Haacke and Shrigley Step Up to London’s Fourth Plinth




Sculptures by Hans Haacke and David Shrigley will be next to grace the Fourth Plinth in London’s Trafalgar Square. In early 2015, the northwest corner of the square will welcome Haacke’s Gift Horse, with Shrigley’s Really Good to follow in 2016.

Initially intended to display an equestrian statue of William IV, a lack of funding left the plinth, built in 1841, unadorned for over 150 years. That changed in 1999, when the Royal Society of Arts tapped three contemporary British artists to create work that would be temporarily installed on the empty pedestal. The current program, begun in 2005, is run by the Greater London Authority.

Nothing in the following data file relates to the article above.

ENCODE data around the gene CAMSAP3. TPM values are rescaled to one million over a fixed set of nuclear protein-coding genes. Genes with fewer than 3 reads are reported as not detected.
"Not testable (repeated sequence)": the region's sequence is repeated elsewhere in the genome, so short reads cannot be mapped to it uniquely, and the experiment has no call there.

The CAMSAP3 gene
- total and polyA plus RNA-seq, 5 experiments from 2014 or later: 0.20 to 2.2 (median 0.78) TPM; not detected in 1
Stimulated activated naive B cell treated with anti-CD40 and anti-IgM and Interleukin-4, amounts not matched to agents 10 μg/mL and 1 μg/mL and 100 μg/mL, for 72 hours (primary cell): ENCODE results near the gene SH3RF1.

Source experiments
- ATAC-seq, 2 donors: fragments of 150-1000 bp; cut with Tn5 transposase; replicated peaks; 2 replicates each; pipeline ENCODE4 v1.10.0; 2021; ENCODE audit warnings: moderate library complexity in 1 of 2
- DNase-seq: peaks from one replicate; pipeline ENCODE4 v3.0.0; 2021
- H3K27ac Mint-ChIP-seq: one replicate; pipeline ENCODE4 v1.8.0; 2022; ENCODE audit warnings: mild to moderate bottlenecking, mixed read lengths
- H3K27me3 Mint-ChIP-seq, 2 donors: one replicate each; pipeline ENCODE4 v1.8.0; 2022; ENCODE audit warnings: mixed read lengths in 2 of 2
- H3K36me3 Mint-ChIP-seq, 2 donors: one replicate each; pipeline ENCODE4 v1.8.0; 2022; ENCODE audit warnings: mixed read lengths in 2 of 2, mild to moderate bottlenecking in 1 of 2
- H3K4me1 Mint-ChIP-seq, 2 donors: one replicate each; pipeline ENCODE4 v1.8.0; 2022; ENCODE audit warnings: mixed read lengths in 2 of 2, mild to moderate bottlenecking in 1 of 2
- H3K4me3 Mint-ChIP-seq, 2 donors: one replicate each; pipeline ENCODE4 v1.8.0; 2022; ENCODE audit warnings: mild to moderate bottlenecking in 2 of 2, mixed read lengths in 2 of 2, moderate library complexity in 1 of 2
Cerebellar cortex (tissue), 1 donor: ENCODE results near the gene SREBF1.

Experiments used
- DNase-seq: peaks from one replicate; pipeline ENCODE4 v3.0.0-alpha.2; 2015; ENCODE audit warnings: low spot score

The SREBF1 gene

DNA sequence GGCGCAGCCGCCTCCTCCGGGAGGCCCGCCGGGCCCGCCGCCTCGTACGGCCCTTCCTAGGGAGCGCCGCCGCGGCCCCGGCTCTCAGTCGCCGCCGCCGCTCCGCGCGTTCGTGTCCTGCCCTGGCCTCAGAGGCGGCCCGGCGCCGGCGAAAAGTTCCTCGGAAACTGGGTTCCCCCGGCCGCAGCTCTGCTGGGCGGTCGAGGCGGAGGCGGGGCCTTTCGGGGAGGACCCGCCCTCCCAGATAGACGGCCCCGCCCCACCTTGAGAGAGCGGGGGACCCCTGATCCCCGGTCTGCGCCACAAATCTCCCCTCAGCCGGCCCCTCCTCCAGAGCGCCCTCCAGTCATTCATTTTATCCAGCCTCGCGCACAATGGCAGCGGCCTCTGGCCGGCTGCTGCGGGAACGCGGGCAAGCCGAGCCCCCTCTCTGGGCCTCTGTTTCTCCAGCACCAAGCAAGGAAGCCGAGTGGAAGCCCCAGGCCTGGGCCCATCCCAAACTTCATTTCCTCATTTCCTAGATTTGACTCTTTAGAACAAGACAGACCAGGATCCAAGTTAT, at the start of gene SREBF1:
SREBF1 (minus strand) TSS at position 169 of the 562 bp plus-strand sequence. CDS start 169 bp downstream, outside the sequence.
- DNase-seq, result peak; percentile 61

Gift Horse is a bronze sculpture of a horse skeleton that Haacke based on an etching by 18th century British painter George Stubbs. The sculpture will also feature an electronic ribbon displaying scrolling stock prices from the London Stock Exchange, tied around one of the horse’s front legs. In a press release, the Fourth Plinth commissioning group chair, Ekow Eshun, described the piece as “a reference to our history but also to the fact that money is the hidden dynamic that fuels our city for good or bad.”

Shrigley’s Really Good, also in bronze, depicts a hand making a thumbs up gesture. The sculpture, nearly 33 feet tall, is the first public art work by the 2013 Turner Prize finalist.

Previous commissions for the Fourth Plinth include Rachel Whiteread’s Monument (2001), Marc Quinn’s Alison Lapper Pregnant (2005-07), Yinka Shonibare’s Nelson’s Ship in a Bottle (2010-12) and Katharina Fritsch’s Hahn/Cock (2013-14).